On June 24, 2017, Mr. Walker filed an objection to the Bank's secured mortgage claims in the bankruptcy case, challenging the Bank's entitlement to attorney's fees. Thereafter, on July 28, 2017, Mr. Walker filed an amended objection in which he also accused Mr. Smythe of acts of unethical conduct. After an objection hearing was held in the bankruptcy court in August 2017, the bankruptcy court entered two orders in early September 2017 awarding the Bank attorney's fees and costs in conjunction with its claims. Mr. Walker soon filed notices of appeal concerning these orders, and on October 23, 2017, the present litigation commenced in the Davidson County Circuit Court ("the trial court"). On that date, Nationwide filed its complaint asserting that the Bank had, among other things, violated Tennessee's Financial Records Privacy Act. In pertinent part, Nationwide asserted that the Bank had "disclosed Nationwide's financial records to a third party (known as a business competitor) without Nationwide's consent."

         Following the filing of the complaint, on October 27, 2017, Mr. Smythe sent Mr. Walker a letter indicating that the Bank had complied with the Financial Records Privacy Act and requesting that Nationwide withdraw its complaint. According to the letter, Nationwide's complaint failed to comply with Rule 11 of the Tennessee Rules of Civil Procedure and was not properly filed. Mr. Smythe warned that he would seek sanctions against Mr. Walker, as well as Nationwide, if the complaint was not withdrawn. A second letter, along with a copy of a planned Rule 11 motion for sanctions, was sent to Mr. Walker on November 8, 2017. Therein, warning was given that the motion for sanctions would be filed on December 5, 2017 unless the complaint was dismissed or withdrawn prior to that date.

         The Bank thereafter filed an answer to Nationwide's complaint, and on December 5, 2017, the Bank filed a motion for summary judgment and a motion for sanctions. In a memorandum filed in support of the motion for summary judgment, the Bank argued, among other things, that no timely motion to quash the subpoena from Mr. Krog had ever been filed, that the produced title policy did not qualify as a "financial record," and that, even if the title policy was a "financial record," the Financial Records Privacy Act was followed when the Bank produced a copy of the policy pursuant to the subpoena. In its motion for sanctions, which was brought against Nationwide and Mr. Walker, the Bank asserted that the complaint had been filed in bad faith and submitted that it should be able to tender an affidavit to the court detailing all attorney's fees and expenses incurred by the Bank in seeking dismissal of this "frivolous" lawsuit.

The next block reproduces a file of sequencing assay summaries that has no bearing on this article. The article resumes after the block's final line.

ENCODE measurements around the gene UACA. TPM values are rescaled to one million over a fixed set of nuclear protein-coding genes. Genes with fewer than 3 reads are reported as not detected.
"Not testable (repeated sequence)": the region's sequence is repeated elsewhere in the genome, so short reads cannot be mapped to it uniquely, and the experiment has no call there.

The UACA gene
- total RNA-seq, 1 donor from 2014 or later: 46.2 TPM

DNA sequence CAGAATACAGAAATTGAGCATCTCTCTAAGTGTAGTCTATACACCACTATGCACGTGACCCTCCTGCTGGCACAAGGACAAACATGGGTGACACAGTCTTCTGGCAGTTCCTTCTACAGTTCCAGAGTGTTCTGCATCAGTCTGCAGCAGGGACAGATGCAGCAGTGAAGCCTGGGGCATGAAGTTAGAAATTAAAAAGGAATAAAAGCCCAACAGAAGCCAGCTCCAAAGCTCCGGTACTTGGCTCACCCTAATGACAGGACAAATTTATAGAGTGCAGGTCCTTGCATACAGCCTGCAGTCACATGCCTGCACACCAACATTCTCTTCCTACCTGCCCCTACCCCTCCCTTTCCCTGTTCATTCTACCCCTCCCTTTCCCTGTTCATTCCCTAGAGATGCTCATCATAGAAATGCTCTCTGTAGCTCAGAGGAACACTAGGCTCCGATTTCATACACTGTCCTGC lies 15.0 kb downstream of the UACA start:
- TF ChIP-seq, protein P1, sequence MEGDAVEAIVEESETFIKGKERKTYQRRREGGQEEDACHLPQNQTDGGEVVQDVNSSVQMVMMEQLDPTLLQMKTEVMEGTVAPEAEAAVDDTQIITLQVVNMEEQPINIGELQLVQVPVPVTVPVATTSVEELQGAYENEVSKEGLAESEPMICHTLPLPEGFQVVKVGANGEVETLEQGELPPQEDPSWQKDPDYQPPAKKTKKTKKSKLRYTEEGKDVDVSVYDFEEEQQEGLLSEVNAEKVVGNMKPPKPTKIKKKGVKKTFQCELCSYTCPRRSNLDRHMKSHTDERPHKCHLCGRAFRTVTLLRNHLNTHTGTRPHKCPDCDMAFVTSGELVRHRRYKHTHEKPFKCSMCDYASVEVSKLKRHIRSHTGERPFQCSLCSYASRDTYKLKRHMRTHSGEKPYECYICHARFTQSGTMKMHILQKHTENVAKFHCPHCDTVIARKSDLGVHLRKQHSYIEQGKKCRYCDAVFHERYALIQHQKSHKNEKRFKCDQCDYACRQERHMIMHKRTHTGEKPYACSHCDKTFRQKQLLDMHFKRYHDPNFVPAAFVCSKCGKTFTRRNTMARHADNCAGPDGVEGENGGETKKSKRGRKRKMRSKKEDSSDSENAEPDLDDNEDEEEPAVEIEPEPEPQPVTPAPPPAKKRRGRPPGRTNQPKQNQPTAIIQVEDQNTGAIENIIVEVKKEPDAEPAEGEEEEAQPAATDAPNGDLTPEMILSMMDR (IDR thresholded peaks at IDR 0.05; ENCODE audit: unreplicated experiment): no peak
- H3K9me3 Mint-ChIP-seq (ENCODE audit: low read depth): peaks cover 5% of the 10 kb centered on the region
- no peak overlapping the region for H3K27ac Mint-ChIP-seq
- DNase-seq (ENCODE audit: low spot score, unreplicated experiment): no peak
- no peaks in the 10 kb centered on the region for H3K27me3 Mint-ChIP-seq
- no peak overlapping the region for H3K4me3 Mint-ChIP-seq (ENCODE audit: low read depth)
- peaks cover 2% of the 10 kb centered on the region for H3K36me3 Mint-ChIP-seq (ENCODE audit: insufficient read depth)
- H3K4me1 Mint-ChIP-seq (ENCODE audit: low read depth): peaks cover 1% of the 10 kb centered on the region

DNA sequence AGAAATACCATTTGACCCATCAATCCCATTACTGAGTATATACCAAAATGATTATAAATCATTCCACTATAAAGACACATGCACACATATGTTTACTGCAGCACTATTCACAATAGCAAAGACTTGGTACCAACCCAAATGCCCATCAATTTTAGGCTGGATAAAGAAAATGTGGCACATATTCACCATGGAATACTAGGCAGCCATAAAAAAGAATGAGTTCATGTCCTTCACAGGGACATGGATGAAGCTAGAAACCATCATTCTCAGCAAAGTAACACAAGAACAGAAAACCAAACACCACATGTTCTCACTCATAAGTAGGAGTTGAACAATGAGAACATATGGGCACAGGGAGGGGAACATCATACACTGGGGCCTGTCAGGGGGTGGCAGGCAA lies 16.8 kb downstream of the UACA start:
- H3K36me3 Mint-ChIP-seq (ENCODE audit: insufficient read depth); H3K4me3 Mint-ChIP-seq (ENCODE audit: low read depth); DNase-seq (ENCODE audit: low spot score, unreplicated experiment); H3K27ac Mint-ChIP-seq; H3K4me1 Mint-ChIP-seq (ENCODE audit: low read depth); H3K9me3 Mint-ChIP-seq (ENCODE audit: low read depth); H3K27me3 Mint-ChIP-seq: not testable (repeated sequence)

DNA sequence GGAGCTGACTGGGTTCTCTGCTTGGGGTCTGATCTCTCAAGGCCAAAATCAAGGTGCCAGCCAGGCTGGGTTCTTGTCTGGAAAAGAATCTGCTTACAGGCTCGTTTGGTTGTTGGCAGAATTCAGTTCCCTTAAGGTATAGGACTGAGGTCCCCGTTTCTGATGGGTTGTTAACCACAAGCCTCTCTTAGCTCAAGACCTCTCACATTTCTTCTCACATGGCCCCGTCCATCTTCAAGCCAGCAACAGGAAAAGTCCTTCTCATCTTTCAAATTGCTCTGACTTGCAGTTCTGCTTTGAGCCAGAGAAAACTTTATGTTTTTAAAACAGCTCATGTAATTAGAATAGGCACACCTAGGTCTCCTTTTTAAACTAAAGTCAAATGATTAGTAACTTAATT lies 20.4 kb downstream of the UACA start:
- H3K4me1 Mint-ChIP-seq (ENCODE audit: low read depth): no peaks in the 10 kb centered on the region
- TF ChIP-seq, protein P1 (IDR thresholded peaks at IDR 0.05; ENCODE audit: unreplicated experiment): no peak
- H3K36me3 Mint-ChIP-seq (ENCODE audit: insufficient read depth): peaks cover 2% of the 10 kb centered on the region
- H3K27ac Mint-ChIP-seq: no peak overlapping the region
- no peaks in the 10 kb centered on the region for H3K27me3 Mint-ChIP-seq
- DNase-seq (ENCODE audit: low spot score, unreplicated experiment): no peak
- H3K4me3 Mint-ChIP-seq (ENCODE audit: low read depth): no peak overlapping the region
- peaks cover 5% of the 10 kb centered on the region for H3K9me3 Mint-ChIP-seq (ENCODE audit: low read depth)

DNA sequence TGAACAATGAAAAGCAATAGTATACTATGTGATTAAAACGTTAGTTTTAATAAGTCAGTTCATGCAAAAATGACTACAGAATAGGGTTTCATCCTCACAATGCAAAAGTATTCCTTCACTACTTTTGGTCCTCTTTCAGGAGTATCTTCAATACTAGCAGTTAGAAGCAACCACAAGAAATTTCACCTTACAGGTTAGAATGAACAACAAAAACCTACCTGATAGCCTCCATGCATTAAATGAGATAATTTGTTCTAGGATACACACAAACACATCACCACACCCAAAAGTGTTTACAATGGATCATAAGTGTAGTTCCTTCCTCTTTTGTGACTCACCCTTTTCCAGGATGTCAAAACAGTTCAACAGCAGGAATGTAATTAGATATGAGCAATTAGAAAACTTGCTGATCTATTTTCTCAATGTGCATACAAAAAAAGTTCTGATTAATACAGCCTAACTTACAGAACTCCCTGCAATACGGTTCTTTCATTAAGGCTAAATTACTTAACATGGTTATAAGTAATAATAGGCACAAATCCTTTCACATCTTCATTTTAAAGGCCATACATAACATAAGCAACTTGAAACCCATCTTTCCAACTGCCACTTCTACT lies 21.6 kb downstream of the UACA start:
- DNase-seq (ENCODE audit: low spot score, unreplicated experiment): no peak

After Nationwide responded to the motion for sanctions, an agreed order was entered on April 16, 2018 setting hearings on the Bank's motion for summary judgment and motion for Rule 11 sanctions for May 11, 2018. Nationwide thereafter responded to the filed motion for summary judgment on May 7, 2018, and on May 8, 2018, it filed a motion for leave of court to file an amended complaint. On May 25, 2018, the trial court entered a trio of orders denying Nationwide's motion for leave to amend, granting the Bank summary judgment on all claims, and granting Rule 11 sanctions against both Nationwide and Mr. Walker. Because the order on the motion for sanctions did not specify the amount of attorney's fees assessed against Nationwide and Mr. Walker, a finalized sanctions order was thereafter entered on June 19, 2018.

         A notice of appeal was filed on June 25, 2018, but Mr. Walker filed a motion to alter or amend the sanctions order on July 19, 2018. A hearing on Mr. Walker's motion to alter or amend was not held until December 7, 2018, and on that date, Mr. Walker and Nationwide also filed a motion to disqualify the trial court judge pursuant to Rule 10B of the Rules of the Tennessee Supreme Court. The motion to disqualify was promptly denied by written order on December 11, 2018. Subsequently, on December 18, 2018, the trial court entered an order denying Mr. Walker's motion to alter or amend.

         In addition to the notice of appeal that was filed, a petition for recusal appeal was filed in connection with the trial court's ruling on the motion to disqualify. Pursuant to an order of consolidation entered by this Court on January 11, 2019, we are presently tasked with resolving raised issues ...